“We bought these as investments and they lost value with the economic downturn,” Garforth said. “However, they’re picking up again and we manage to rent them continuously without vacancies.”
A native of Brussels, Garforth said she hopes to see the Warehouse District “take off” the way downtowns in Europe have.
“Brussels is very middle class, a smaller version of Paris really. The apartments are there, restaurants around the corner, supermarkets, parks, an exercise circuit — just everything,” Garforth said. “I’m used to the idea that people can live in a close urban environment quite happily together.”
Garforth said “a real turnaround” for Downtown would be if the retail stores came back to the area and people with disposable income could shop and have a place to wander around.
“We used to live in Minneapolis where there’s a thriving downtown and department stores connected with skyways,” Garforth said. “People leave their office buildings for lunch and its like being in a greenhouse. That’s my dream for Toledo.”
In less than three decades, the Warehouse District has welcomed 60 new businesses and seen a 111 percent spike in real estate value compared to an average 5 percent increase in real estate value in Lucas County.
Ron Novak, owner of Downtown Latté for four years and a resident of the Warehouse District for eight years, said he really enjoys living and working in the area.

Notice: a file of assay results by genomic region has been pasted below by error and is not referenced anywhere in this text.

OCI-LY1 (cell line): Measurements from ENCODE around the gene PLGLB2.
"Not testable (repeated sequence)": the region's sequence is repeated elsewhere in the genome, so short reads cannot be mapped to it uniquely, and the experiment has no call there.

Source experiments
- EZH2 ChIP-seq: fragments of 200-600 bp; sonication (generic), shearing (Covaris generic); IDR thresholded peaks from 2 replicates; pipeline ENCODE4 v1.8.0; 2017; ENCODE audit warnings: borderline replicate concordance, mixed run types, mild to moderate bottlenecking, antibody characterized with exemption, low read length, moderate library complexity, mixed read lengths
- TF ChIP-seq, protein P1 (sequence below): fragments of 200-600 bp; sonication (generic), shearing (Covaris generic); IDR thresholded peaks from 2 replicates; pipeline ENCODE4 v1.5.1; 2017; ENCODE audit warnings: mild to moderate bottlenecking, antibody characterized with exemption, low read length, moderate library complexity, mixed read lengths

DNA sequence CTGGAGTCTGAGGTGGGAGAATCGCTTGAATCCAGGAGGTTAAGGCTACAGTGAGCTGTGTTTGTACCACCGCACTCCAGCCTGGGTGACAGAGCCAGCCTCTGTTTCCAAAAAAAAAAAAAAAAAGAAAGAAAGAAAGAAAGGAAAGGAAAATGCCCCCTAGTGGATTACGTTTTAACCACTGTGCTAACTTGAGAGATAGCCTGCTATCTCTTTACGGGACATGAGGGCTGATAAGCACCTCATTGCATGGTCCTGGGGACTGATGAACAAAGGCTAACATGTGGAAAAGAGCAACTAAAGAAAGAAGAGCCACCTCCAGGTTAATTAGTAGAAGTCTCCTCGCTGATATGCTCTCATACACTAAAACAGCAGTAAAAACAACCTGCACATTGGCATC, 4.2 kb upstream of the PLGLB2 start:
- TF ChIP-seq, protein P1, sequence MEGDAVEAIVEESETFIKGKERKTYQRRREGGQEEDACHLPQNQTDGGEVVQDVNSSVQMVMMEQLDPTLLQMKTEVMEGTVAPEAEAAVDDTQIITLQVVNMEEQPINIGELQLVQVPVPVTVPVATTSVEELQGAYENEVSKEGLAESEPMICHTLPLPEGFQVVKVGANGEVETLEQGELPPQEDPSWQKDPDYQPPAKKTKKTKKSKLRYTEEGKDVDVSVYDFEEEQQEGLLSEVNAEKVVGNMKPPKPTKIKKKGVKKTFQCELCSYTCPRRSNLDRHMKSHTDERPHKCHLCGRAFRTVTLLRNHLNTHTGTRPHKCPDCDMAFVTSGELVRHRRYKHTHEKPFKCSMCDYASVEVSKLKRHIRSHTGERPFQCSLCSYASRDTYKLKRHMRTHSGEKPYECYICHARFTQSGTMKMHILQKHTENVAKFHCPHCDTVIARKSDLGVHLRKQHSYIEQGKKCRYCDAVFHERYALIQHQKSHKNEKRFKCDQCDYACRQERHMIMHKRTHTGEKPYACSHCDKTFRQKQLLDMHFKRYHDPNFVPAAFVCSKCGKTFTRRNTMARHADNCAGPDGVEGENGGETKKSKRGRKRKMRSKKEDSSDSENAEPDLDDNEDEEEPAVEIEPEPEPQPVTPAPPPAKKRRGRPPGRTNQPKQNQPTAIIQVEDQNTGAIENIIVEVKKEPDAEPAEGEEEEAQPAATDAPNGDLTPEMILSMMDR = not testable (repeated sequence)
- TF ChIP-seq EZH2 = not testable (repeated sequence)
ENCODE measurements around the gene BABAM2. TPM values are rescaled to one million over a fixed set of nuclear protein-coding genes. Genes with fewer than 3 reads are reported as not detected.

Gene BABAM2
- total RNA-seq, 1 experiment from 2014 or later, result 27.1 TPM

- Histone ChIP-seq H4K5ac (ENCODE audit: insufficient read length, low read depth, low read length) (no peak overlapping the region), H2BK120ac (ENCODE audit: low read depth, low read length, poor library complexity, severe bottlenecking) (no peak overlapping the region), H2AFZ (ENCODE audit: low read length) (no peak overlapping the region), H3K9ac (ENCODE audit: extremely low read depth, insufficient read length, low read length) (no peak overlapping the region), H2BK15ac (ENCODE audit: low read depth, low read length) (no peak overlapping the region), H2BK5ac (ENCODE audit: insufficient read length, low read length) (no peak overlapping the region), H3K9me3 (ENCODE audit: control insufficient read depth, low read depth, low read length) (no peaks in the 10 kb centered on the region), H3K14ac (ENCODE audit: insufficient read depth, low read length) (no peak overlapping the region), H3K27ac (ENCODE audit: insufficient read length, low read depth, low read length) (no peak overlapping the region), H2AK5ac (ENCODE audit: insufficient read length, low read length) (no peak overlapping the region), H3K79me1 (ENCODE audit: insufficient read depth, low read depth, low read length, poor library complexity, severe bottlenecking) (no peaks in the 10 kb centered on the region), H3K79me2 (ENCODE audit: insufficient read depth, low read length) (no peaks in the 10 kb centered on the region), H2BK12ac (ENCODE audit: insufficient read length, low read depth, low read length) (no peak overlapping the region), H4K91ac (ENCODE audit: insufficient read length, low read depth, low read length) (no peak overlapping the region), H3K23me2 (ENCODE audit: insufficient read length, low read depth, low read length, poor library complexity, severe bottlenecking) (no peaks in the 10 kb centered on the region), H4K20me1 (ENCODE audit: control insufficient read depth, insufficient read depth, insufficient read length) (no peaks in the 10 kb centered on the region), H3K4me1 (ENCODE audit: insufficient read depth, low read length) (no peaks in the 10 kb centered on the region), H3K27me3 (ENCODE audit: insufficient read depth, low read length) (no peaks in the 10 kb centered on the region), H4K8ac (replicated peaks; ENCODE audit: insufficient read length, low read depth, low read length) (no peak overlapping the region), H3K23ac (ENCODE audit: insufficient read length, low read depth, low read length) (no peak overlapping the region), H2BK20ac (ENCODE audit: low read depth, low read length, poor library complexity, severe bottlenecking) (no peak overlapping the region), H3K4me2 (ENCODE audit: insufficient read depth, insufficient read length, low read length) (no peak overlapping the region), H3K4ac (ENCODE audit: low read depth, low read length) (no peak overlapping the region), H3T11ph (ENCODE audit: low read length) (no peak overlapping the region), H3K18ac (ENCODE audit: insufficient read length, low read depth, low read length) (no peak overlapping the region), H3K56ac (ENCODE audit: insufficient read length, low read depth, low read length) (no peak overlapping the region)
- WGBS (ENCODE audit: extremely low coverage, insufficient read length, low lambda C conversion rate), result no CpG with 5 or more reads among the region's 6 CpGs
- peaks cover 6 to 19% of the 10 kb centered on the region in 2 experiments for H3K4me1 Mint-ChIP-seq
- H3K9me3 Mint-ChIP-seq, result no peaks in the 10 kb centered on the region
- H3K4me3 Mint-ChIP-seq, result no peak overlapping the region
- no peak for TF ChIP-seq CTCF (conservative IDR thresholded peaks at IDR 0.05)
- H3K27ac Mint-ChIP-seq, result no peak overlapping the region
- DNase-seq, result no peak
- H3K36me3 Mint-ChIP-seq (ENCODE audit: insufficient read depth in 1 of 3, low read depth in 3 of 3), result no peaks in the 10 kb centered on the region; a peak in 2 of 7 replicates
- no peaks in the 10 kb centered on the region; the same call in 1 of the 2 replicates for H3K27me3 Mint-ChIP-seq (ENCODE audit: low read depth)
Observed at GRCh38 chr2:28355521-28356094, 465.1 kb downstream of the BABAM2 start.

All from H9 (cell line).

“The biggest difference I’ve noticed from working Downtown is the diversity of people,” Novak said. “I see businesspeople, retirees, families and artists. You don’t get that anywhere else in Toledo.”
Like Novak, Audrey Ackerman was really impressed by the growth of the Downtown area. Ackerman, who recently opened Floral Pursuit, Downtown’s only flower shop, nixed her plans to work from home when she saw a vacant space in St. Clair Village.
“You can definitely see the city opening up and it’s crazy to be part of all these people trying to make it grow,” Ackerman said. “I’ve met so many people who are showing that there are things to do here in Toledo. You just have to explore, go out and not be afraid to walk around.”
Steingraber, a landlord at St. Clair Village, said she thinks younger people like Novak and Ackerman are the future of the Warehouse District.
“I love all the young people coming in. I try to give them as much support as I possibly can,” Steingraber said.
Steingraber helped develop Erie Street Market and Libbey Glass before turning to a section of St. Clair Street.